We meander through familiar neighborhoods, enjoying the cool first morning of autumn. Lawns glisten with dewdrops. On Kirby Road a tight peloton of eight cyclists, headlights blazing, looks like a cluster of cars from a distance. A pickup truck serving as storage-locker has its cab full and its bed overflowing with boxes, papers, pipes, and an old water heater. A pyramid of pumpkins in a front yard is labeled, "HAPPY FALL, Y'ALL!".
(trackfile) - ^z - 2016-10-20
"It's 'Ed's Loop', not 'Ed's Loop Reversed'!" Kristin corrects me at the end of today's soggy jog. Once when we did it the temperature was 0 degrees F (see 2013-03-14 - Ed's Loop without Ed). Today is the opposite, a hyper-muggy morn as thunderstorms prepare to move through the region. Dr K is mostly recovered from yesterday's Navy-Air Force Half Marathon. We compare notes on shoes and foot injuries, welcome the drizzle that begins midway through our trek, and shiver when we reenter the now-arctic-cold air-conditioned building. Kristin spots one creature by my headlamp's glow. "A baby unicorn, disguised as a rabbit!" I text to Kerry.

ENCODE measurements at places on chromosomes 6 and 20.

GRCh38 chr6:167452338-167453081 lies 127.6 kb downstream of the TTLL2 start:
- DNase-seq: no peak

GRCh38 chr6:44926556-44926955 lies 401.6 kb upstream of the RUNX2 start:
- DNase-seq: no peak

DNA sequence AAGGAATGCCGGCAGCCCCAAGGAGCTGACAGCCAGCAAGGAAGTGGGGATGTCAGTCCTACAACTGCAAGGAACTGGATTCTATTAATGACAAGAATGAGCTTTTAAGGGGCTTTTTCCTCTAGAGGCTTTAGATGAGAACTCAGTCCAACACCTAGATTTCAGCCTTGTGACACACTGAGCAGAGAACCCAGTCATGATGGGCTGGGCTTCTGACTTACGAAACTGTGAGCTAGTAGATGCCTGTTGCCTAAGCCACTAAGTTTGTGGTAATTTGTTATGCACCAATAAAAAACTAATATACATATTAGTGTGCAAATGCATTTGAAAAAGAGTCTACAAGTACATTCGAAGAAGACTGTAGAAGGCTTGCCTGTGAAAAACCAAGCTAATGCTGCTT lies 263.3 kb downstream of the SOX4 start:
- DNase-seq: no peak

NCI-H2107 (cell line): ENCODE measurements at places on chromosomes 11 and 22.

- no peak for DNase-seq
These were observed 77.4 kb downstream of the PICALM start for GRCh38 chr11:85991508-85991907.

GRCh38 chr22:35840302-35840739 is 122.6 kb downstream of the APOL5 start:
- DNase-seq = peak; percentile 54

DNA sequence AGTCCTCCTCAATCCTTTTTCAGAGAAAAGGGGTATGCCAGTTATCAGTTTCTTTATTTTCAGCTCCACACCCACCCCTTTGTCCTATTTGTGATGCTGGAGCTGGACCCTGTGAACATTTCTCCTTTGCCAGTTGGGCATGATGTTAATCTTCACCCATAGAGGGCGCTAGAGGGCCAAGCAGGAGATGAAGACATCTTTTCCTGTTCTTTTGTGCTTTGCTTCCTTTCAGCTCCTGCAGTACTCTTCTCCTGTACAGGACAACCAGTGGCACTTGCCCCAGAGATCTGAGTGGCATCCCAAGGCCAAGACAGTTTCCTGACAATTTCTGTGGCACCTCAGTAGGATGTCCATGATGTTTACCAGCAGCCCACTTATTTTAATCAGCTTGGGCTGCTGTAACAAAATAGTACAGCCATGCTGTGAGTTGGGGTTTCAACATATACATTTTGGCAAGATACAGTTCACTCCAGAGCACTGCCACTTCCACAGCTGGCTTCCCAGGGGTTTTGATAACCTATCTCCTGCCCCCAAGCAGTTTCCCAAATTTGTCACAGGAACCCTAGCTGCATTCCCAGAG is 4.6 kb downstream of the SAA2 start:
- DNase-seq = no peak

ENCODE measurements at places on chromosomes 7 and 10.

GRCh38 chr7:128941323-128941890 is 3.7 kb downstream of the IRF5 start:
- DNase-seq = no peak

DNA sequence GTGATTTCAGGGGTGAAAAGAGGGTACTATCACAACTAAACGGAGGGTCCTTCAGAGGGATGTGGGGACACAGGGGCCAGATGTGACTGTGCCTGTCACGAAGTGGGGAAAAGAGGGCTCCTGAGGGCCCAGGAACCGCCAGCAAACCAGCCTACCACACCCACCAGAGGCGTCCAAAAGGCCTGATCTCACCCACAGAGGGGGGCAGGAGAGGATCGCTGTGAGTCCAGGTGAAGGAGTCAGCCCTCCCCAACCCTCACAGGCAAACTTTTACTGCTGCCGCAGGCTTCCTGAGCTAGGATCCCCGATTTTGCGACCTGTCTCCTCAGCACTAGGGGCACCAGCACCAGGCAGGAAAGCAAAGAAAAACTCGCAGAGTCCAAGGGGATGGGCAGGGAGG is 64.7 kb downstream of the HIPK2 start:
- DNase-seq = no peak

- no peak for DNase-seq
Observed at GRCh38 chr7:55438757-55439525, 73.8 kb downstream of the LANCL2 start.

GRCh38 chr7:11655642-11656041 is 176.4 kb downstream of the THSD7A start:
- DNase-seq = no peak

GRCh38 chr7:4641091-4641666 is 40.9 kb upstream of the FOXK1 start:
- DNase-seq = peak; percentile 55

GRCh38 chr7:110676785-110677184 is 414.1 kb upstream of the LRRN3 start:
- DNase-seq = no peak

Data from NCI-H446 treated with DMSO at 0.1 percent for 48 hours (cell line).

(trackfile) - ^z - 2016-10-19
"Have a banana, Sir!" Volunteers at the end of the Navy-Air Force Half Marathon distribute box lunches and fruit. Drs K&K join me in a cooldown walkabout for a few minutes after the race, then head for home. So do I, reversing the route taken six hours earlier. Now, however, temps are higher, traffic is heavier, crosswalk lights are slower to change, terrain is net uphill, and legs have logged 20+ miles. Much walking ensues, therefore, and the temptation to stop for a Slurpee at 7-11 is harder to resist.